Last Updated 3 weeks ago by Devontae Jackson.
Today marks the 47th anniversary of the April 3, 1974, F5 tornado that moved through Xenia, OH. The tornado was apart of the Super Tornado Outbreak of ’74 that lasted 2 days, April 3rd through April 4th. This tornado outbreak produced 148 tornadoes that touched down across 13 different states.
Back then NWS forecast offices were known as the Weather Service Office (WSO). In 1974 there were two offices in this area. One in Cincinnati and one in Dayton. On that day, the NWS in Wilmington, OH says “At one point, the CVG radar screen displayed five distinct hook echoes –more than meteorologists there had ever seen before. Shortly after 4:30 PM, a call was made by WSO Cincinnati to WSO Dayton to ensure they had seen the hook echoes, of which one was quickly approching Xenia.” It is then said that the NWS in Dayton “had already issued a tornado warning for Montgomery and Greene counties around 4:10 PM (in effect until 5:00 PM), based on radar indication of a possible tornado 25 miles northeast of Cincinnati moving northeastward.”
Below is a look at the radar from April 3, 1974.
A tornado touched down near Lower Bellbrook Rd. around 4:33 PM, it is said it destroyed almost all of Windsor Park and much of the Arrowhead subdivisions. The tornado continued into the City of Xenia, OH around 4:40 PM. Once the tornado outbreak was over, after careful analysis of the damage created from the tornado in Xenia, OH. Dr. Ted Fujita, the creator of the tornado scale, and other experts determined that the Xenia, OH tornado was the worst tornado out of all the tornadoes in the entire outbreak. It is said out of the 148 tornadoes that touched down, 95 of them were rated F2 or stronger. That includes 30 tornadoes that were F4 and F5 ratings.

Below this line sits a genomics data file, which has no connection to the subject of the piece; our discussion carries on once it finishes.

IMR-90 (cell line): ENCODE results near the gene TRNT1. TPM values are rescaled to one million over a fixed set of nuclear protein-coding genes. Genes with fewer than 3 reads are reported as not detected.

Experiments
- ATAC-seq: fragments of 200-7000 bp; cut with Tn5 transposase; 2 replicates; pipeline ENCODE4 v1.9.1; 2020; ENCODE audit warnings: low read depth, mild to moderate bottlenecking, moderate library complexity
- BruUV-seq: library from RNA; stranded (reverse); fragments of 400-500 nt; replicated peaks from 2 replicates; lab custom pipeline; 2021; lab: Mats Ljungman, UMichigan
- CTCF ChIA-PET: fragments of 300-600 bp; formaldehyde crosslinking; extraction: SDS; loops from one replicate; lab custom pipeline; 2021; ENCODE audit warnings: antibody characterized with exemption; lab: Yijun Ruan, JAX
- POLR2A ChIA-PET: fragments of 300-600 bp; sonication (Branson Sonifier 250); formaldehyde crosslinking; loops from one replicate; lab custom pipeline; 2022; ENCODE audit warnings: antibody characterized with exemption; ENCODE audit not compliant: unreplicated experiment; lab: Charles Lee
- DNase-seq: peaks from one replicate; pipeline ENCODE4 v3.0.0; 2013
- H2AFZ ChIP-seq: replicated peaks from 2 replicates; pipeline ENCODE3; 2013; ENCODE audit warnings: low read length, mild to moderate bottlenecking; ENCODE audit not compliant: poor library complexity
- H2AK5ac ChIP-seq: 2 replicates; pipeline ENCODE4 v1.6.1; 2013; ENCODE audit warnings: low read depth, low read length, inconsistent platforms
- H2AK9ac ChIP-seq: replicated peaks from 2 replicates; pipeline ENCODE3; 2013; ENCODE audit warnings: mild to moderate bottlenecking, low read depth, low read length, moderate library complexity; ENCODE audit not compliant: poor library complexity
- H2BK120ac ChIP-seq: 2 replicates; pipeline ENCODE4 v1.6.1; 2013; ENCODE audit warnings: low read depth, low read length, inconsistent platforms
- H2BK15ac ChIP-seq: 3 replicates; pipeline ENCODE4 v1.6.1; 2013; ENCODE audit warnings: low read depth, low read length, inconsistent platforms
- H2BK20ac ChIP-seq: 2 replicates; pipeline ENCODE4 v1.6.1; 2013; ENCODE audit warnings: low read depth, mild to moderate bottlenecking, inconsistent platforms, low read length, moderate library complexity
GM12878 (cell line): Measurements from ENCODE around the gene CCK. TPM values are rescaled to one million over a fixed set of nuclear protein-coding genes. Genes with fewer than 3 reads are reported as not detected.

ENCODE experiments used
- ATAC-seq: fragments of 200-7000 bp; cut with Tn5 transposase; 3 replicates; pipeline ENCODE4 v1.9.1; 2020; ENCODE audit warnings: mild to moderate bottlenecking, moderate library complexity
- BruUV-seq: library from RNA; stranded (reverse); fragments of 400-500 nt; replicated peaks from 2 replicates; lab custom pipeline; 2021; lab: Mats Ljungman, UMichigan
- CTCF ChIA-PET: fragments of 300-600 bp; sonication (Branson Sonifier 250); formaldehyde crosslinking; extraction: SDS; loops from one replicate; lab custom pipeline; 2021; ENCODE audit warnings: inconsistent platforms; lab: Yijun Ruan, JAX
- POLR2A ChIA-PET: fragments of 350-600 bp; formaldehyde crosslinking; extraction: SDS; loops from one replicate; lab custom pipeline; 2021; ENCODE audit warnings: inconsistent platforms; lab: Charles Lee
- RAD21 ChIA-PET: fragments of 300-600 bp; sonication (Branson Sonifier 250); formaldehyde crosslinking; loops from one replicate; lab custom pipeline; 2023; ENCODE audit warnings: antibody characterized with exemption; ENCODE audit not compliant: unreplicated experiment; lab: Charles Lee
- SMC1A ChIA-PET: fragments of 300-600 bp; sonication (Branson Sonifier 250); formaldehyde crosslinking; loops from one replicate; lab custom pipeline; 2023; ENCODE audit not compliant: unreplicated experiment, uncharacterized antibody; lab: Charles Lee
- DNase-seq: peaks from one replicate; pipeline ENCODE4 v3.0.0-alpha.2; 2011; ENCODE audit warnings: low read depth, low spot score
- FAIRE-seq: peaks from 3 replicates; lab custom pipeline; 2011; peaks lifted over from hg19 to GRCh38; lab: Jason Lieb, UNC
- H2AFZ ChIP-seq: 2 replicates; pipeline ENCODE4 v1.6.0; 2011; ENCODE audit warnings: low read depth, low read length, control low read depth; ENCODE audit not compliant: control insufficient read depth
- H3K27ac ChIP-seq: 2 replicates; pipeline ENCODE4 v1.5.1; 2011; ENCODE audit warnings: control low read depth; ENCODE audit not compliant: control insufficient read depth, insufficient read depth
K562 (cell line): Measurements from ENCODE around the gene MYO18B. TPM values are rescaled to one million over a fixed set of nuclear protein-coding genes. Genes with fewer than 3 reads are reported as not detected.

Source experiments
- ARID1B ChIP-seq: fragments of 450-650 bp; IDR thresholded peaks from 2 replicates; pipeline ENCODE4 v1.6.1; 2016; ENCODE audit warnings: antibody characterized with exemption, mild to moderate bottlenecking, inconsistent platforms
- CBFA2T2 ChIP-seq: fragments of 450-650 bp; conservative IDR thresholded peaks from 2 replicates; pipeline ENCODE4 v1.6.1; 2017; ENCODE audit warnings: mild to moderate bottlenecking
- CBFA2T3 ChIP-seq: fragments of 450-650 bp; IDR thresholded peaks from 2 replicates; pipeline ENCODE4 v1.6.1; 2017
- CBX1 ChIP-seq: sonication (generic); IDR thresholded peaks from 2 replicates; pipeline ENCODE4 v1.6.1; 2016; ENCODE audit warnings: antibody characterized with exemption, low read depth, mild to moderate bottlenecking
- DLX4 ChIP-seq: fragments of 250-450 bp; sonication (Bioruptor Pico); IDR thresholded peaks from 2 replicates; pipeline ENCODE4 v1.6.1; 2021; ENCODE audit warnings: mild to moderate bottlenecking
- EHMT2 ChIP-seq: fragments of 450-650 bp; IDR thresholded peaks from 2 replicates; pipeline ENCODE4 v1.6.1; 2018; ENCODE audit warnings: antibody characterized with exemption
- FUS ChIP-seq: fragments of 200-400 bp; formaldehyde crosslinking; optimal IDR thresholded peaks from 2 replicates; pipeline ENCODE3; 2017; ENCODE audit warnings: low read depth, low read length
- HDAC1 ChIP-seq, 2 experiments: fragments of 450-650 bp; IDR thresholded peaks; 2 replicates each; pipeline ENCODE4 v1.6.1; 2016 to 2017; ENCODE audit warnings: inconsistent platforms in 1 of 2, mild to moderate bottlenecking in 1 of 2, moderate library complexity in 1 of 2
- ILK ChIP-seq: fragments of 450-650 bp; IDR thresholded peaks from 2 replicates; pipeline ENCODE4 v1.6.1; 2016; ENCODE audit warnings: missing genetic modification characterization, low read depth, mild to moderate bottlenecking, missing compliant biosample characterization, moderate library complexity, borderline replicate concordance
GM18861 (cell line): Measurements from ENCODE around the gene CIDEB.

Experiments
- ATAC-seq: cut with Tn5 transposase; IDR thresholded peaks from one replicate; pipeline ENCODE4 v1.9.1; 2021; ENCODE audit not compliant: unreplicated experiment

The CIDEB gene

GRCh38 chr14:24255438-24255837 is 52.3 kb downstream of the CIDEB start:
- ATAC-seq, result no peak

Unfortunately, people did lose their lives in the Xenia, OH tornado.
6000 plus people were injured from the entire outbreak and
300 plus people lost their lives. In Xenia, 34 people lost their lives.
After the outbreak, President Nixon had toured the damage in Xenia, OH. It is said the outbreak caused hundreds of millions of dollars worth of damage. The NWS in Wilmington, OH says “the Xenia tornado was the deadliest of all tornadoes from this outbreak and remains among the top 10 costliest U.S. tornadoes on record (approximately $250 million in 1974).”
Following the tornado outbreak, better technology was created, that helped to create better warning times and more accurate forecasts, there was better emergency preparedness, communications were improved, and the NWS in Wilmington, OH says “In the aftermath of this horrific event, many lessons were learned that has since been applied by various government agencies to mitigate hazards in subsequent severe weather outbreaks.”
The Fujita scale, created by Dr. Ted Fujita after the 1974 outbreak was updated to the Enhanced Fujita scale in the 2000s with changes to how we measure the strength of tornadoes.
You can see a comparison of the F scale with the EF scale from the Storm Prediction Center (SPC) here: Enhanced Fujita Tornado Damage Scale.
Also, see more on the 1974 tornado outbreak from the NWS here: The Super Outbreak of April 3-4, 1974.